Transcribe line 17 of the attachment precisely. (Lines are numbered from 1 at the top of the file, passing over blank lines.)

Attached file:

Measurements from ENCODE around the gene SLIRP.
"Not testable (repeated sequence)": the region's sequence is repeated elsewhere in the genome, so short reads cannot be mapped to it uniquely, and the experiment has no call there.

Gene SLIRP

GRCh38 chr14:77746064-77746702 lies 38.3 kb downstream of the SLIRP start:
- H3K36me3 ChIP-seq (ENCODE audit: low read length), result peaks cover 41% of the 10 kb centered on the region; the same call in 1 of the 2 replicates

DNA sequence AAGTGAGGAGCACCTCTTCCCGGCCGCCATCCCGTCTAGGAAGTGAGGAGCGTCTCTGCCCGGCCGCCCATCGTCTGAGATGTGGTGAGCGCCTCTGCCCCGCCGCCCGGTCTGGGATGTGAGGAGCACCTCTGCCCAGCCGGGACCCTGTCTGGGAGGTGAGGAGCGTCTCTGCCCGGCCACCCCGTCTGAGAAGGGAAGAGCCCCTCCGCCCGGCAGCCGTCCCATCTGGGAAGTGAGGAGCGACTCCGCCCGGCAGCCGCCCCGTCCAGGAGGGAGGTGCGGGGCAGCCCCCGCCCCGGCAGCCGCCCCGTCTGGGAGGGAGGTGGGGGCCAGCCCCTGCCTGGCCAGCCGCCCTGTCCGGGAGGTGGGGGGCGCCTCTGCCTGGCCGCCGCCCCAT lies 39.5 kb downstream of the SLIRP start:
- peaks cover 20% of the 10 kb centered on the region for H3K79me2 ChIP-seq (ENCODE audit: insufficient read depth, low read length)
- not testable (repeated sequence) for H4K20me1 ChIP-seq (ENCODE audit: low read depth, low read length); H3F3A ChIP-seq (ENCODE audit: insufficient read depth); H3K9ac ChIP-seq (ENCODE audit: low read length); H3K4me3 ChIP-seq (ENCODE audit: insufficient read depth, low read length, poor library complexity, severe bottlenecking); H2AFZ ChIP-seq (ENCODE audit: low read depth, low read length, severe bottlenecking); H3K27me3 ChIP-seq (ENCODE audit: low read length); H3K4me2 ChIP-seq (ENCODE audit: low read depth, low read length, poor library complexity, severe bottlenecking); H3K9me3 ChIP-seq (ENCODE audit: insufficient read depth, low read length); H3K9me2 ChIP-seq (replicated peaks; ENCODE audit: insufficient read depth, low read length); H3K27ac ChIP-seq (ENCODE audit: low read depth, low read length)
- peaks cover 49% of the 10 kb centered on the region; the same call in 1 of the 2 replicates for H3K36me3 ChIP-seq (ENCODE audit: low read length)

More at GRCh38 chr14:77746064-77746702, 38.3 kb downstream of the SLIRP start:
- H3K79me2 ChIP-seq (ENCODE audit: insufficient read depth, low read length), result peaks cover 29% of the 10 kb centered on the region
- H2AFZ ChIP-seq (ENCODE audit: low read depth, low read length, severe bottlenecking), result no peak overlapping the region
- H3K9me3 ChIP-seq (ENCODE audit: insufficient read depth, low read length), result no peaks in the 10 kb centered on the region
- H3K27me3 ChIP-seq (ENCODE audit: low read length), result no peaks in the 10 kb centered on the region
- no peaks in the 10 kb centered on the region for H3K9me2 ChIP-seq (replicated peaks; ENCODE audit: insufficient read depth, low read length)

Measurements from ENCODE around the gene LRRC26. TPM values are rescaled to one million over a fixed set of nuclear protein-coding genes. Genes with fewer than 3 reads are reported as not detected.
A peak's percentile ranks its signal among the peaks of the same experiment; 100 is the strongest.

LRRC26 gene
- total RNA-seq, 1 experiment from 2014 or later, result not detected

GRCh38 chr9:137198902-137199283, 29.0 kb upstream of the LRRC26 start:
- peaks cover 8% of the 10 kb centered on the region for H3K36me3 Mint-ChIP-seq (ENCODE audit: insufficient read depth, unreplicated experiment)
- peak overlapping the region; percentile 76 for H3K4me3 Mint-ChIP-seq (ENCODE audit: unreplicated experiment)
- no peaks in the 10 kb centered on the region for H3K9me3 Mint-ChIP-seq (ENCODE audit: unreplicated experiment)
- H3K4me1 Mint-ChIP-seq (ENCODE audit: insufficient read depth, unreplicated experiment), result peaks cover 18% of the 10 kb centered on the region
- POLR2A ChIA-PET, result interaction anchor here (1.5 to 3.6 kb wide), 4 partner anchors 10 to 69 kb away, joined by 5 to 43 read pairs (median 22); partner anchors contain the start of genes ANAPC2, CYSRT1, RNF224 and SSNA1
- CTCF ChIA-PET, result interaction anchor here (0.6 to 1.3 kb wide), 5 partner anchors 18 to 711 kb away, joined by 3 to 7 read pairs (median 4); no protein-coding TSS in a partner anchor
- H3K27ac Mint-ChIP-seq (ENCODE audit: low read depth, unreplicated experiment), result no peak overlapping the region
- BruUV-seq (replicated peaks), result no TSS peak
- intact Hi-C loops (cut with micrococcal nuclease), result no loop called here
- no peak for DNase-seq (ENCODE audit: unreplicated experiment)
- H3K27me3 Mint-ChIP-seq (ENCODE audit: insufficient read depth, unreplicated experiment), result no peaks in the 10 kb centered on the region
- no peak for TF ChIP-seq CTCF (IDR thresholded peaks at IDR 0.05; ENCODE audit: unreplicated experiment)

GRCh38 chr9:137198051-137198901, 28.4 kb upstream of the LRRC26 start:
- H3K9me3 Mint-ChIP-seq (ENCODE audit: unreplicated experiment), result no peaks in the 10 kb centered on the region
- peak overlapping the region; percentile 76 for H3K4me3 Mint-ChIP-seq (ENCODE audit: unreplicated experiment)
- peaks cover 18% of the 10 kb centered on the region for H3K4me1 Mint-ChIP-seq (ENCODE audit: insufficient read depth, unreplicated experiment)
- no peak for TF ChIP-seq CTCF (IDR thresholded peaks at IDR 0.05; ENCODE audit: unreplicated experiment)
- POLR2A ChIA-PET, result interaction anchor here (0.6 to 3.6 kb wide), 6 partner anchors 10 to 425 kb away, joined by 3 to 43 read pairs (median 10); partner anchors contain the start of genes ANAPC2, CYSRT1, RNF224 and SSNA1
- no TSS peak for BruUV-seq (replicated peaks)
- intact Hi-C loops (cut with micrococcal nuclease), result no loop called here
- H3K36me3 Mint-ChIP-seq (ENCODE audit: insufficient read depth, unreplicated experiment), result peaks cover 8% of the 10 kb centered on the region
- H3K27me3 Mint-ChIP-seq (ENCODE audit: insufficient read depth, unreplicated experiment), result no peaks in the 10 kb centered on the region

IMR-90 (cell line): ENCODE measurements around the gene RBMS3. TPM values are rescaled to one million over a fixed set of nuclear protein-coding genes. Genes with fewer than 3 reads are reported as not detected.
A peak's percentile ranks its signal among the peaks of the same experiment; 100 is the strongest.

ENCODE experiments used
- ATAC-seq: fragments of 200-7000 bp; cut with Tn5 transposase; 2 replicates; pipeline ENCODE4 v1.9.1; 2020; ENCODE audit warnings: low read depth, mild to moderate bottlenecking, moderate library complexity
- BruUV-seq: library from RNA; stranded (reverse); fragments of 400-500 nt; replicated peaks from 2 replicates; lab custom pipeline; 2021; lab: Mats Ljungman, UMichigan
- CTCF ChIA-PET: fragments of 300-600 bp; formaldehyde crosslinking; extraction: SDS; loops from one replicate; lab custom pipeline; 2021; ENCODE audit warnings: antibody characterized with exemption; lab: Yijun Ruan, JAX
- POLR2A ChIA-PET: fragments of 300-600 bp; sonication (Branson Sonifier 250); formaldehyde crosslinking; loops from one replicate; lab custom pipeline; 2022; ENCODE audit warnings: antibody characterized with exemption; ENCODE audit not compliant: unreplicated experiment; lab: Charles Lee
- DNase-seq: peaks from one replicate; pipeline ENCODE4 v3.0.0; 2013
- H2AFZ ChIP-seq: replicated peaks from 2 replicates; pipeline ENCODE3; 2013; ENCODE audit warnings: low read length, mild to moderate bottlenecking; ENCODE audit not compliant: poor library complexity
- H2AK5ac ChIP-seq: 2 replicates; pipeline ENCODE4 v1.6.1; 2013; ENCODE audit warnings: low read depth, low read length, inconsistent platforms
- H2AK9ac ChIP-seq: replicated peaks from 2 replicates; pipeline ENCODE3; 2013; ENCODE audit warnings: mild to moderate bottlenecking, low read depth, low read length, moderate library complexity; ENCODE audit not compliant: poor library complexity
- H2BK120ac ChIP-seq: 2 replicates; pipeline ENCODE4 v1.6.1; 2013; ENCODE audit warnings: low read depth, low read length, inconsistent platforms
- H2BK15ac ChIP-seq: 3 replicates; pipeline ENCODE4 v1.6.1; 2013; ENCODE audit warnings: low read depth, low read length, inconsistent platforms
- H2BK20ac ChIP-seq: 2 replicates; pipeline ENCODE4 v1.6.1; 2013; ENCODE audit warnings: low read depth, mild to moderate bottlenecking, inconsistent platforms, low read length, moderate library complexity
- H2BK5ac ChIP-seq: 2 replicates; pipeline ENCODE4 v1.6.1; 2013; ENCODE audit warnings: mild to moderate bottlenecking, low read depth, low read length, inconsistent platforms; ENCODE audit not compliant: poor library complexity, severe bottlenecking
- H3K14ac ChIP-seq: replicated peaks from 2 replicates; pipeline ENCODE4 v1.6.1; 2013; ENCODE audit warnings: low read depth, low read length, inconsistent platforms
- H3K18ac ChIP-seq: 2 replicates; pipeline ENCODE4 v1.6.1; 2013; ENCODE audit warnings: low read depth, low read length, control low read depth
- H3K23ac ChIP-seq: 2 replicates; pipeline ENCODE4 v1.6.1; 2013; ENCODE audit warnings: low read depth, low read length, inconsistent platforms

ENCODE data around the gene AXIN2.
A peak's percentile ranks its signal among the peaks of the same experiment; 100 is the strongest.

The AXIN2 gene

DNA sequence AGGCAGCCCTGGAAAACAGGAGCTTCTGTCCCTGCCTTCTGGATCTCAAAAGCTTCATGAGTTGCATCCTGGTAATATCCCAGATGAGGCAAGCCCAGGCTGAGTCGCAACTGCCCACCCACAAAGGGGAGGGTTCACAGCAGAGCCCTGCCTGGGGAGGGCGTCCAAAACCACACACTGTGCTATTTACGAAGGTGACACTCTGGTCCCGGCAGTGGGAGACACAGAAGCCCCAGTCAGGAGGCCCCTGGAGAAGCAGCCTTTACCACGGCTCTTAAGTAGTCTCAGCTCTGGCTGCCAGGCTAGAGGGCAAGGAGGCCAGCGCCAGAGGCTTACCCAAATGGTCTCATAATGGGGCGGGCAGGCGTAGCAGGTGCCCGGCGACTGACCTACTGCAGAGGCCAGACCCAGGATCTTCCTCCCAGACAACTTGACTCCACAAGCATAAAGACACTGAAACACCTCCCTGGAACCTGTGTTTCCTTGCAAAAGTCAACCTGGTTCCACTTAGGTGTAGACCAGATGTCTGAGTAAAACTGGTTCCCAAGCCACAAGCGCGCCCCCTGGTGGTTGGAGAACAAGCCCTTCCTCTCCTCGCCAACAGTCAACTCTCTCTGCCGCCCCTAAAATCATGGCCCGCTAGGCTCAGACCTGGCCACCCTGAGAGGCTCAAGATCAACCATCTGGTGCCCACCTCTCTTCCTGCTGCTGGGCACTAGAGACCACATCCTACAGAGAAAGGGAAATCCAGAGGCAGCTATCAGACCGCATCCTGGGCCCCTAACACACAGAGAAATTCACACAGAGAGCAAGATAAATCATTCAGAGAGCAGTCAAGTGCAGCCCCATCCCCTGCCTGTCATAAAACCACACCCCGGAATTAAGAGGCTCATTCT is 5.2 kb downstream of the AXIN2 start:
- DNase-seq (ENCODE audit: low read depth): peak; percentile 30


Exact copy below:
A peak's percentile ranks its signal among the peaks of the same experiment; 100 is the strongest.